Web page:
Gunnar is a differential-drive rover with LIDAR as its primary sense. It uses Robot Operating System (ROS) to provide messaging between components, and important algorithms such as particle filter simultaneous localization and (grid) mapping (SLAM).
Real-time motor speed control and Hall-effect quadrature integration is performed by an Arduino Uno. This accepts speed targets and reports encoder counts to a Raspberry Pi 3B over USB.
The Pi runs ROS Indigo, with nodes for communication with the Arduino and for reading a serial bytestream encoding laser scans measured by a LIDAR unit extracted from a Neato XV-11 robotic vacuum cleaner.
The Pi itself connects over OpenVPN to a roscore running on an Ubuntu workstation powered by an Intel i7-4770K CPU. This workstation runs ROS nodes for SLAM (via gmapping) and global/local path planning (via move_base).
Future goals for this project include:
- Use one of the pre-trained object identification networks such as Alex-Net to label salient things (e.g. furniture). This will allow the rover to perform useful tasks, like reminding me where I left my couch.
- Experiment with a different motion model in the particle filter--train a small neural network representation for the robot dynamics to update particles, reviving old neural methods adaptive for process control. 1, 2
- Segment the grid map into rooms, likely by using one of several existing map segmentation algorithms (e.g. decomposing the map into a Voronoi graph), then allow destinations to be chosen from a list of rooms rather than requiring goal pose selection on a map. Present the menu of rooms in a small webapp, allowing me to send tiny cargo items around my apartment without firing up Rviz.
- Integrate an accelerometer+gyroscope+magnetometer IMU, both for improved odometry, and detecting abnormal tilt (like when we start to back up a wall).
- For safety, monitor motor current for spikes. In such a situation, we should interrupt the normal planning behaivior to avoid breaking gear teeth.
- Build a charging dock, and choreograph an automated switchover to external power. My power supplies do have enough inertia to handle an abrupt switch in power source without killing the Raspberry Pi, but integrating a LiPo balance charger will be nontrivial. Currently, I plan to use transistors soldered in parallel with buttons on a commercial charger, as the balance chargers available on e.g. Sparkfun don't handle four-cell batteries.
Here's a video of Gunnar autonomously navigating to user-selected waypoints, mapping along the way.
I learned two things this evening:
- The Neato XV-11 LIDAR is only good for about 12 feet or so, and, for reliable SLAM, well-featured walls should be kept within about half that.
- Elevator doors can be cruel and uncaring monsters to the 9-inch-tall.
At the broadcasted recommendation of A. Margolis on the HBRC mailing list, I purchased a GL-MT300A-Ext "smart mini router". This appears to be a tiny ARM PC running OpenWRT, and presenting a web-based interface for configuration.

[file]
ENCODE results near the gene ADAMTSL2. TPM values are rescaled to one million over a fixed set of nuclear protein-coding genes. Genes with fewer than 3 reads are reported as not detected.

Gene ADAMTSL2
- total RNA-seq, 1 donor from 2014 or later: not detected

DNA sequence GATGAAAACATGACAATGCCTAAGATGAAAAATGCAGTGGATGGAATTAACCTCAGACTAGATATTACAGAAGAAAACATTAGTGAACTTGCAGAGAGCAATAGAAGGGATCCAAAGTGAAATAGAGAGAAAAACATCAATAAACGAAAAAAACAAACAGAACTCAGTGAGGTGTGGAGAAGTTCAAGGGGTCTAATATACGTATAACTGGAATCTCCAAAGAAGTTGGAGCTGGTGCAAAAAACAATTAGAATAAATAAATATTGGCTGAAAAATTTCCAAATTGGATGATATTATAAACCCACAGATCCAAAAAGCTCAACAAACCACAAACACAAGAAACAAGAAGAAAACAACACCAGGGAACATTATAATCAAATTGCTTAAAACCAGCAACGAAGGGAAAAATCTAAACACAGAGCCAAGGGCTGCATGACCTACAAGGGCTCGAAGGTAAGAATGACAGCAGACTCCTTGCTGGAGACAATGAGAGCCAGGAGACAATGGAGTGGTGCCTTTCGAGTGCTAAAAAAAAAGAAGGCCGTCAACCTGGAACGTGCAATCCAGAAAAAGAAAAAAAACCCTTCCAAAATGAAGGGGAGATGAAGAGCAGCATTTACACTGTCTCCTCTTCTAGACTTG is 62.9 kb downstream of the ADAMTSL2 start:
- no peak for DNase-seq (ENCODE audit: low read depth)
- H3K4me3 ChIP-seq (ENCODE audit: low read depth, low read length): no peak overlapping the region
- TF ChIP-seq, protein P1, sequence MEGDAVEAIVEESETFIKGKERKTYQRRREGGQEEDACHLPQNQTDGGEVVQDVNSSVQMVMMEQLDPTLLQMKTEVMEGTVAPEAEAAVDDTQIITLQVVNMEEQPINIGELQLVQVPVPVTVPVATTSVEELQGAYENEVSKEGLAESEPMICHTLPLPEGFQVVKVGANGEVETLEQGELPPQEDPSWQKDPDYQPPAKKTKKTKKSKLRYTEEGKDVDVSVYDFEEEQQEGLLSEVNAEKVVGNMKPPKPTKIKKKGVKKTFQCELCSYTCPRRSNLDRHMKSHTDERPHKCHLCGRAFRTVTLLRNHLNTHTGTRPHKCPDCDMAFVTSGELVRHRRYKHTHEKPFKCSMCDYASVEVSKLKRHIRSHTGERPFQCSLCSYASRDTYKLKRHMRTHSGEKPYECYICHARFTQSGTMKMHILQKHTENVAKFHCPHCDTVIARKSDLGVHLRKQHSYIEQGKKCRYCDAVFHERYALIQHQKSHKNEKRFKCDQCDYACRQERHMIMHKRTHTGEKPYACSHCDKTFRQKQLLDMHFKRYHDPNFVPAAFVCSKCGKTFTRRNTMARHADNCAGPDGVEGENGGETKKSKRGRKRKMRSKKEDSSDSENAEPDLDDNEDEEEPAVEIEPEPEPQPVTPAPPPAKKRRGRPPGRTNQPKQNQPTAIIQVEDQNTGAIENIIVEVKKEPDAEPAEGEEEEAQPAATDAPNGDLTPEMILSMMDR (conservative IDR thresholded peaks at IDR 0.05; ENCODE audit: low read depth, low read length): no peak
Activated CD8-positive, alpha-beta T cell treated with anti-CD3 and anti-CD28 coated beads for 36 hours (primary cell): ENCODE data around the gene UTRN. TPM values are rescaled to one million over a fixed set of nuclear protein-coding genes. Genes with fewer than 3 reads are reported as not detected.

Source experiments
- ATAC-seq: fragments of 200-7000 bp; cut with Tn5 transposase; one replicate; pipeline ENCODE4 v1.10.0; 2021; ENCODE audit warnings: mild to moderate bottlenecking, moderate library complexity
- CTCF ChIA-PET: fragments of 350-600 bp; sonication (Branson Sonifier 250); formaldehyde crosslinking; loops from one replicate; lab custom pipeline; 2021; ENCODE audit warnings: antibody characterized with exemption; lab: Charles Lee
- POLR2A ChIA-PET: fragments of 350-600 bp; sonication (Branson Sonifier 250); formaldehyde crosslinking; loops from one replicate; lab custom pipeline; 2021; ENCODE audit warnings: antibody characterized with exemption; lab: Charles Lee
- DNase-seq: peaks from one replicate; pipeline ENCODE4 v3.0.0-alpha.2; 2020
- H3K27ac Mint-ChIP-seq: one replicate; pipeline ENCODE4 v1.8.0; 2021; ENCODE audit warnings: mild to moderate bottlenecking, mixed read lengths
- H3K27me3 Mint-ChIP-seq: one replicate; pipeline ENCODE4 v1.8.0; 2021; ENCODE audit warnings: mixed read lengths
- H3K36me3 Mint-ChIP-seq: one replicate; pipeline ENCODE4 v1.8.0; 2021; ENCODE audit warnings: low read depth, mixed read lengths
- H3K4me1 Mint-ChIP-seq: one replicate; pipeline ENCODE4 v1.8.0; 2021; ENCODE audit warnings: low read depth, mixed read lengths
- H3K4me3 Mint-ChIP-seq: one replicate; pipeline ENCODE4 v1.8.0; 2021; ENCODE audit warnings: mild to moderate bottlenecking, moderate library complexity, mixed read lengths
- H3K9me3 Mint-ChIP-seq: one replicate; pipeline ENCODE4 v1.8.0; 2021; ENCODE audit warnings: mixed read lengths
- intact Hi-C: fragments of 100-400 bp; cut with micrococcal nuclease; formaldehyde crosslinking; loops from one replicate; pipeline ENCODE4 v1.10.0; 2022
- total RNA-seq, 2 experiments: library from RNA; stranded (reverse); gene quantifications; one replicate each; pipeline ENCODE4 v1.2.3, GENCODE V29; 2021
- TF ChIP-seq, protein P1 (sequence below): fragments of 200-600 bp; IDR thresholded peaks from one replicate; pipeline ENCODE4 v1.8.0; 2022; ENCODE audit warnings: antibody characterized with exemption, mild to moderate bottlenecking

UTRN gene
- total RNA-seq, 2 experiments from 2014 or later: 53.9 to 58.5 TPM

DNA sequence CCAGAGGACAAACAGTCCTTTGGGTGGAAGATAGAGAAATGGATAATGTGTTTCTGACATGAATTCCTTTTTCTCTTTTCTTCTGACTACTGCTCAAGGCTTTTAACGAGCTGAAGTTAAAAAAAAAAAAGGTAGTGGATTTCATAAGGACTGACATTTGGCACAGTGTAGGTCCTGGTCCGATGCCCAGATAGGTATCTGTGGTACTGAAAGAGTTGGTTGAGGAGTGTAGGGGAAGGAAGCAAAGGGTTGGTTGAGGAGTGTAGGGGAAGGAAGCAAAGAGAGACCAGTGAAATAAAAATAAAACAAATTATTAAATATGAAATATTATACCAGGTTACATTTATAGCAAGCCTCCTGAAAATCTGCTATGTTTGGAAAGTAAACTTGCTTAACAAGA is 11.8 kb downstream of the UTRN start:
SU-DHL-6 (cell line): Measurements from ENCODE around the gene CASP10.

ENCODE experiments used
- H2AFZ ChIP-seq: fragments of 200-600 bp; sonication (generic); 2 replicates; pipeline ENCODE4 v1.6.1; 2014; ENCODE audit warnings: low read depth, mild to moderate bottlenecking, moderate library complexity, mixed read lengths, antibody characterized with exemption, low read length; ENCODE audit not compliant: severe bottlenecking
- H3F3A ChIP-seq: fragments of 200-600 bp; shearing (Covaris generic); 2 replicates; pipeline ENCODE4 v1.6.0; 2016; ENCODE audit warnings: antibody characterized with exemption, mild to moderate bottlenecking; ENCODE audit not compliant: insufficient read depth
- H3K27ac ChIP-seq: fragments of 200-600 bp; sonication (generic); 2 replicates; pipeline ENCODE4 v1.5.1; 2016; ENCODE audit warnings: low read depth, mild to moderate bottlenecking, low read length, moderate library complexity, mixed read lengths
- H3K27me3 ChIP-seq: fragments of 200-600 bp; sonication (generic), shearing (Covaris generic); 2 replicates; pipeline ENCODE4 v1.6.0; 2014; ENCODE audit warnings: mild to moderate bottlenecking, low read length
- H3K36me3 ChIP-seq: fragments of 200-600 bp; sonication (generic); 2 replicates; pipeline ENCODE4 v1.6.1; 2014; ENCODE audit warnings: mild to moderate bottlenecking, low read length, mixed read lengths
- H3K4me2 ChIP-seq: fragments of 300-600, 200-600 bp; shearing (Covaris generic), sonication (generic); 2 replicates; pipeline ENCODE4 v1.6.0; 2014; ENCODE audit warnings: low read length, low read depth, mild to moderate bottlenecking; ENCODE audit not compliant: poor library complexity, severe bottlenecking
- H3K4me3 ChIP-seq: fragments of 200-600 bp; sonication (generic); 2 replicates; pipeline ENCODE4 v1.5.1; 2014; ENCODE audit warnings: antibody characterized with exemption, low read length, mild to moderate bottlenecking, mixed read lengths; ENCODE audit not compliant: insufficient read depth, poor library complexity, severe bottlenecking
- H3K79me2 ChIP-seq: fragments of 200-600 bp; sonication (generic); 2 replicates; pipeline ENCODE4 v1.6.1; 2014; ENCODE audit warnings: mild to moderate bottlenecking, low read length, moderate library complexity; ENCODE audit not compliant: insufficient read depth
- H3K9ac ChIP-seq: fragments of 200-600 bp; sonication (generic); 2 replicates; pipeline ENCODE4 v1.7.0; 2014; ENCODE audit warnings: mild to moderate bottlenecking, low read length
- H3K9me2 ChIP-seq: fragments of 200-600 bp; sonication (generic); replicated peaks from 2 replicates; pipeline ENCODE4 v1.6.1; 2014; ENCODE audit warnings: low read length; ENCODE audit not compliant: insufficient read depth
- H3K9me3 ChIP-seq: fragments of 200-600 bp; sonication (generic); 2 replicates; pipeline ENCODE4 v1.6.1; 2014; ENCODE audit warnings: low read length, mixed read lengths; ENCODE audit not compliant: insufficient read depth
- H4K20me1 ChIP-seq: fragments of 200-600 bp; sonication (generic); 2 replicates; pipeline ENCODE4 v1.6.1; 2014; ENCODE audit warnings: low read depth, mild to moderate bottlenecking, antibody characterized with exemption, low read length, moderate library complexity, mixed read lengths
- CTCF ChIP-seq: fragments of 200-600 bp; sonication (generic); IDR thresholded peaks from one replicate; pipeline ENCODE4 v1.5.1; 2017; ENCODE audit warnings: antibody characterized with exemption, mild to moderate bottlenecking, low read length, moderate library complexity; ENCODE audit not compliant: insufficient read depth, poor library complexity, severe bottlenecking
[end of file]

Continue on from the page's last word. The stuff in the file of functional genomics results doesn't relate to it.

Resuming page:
It has two antennae, an RJ45 uplink jack, and an RJ45 client jack, and is USB-powered. Ignoring the uplink jack, I connected the power and client jacks to Gunnar's Raspberry Pi3, and instructed the router to broadcast the SSID Gunnar on one antenna and connect to the ambient wifi with the other. It performs some NAT magic to provide internet from the ambient wifi to its own network, but, more importantly, Gunnar now carries his own network with him, to which I can connect my laptop.
So, I reconfigured to run roscore, SLAM, and move_base on my laptop rather than my desktop, and tried to drive all the way to the laundry room in an adjacent building. This required descending an elevator (which attacked, breaking the hot-glue hold of one of Gunnar's webcams), exiting through two doors, and traveling maybe two hundred feet across blacktop, over bare dirt surrounding trees planted in blacktop cutouts, and always with about six feet of sparsely planted landscaping margin between us and the building outer wall.
This landscaping margin was really a problem for SLAM--it kept us far enough away from the wall that it usually didn't show up on the LIDAR, didn't have enough leaves to show up well itself (since it's winter), and was too obstructed to attempt driving inside.
So, for a long distance, localiztion was mostly odometry-only.
I restarted SLAM several times thorugh the journey--mostly just because I approached a closed door, which got baked into the map, and so holding the door open, clearing the map, and reassigning the navigation target was the easiest way to proceed forward. Although, now that I think back, I also could have just held the door and teleoped through the falsely occupied map cells.
All in all, though, I'd say this was a succes. The laptop doesn't run gmapping and move_base simultaneously as smoothly as the desktop, but it never lost connection while I was in 40-foot line-of-sight, which means that I can consider doing a demonstration for the kids at the local FIRST robotics club.
But it's indoor environments only for now, at least until I wrangle some long-range SLAM method, like maybe visual landmarks.
Below, I compiled restarted maps from several points in the evening into an approximate combined whole, by eye. Green-highlighted segments are indoors. At bottom right, I superimposed the fourth and first (ground) floors, with the fourth at lowered opacity.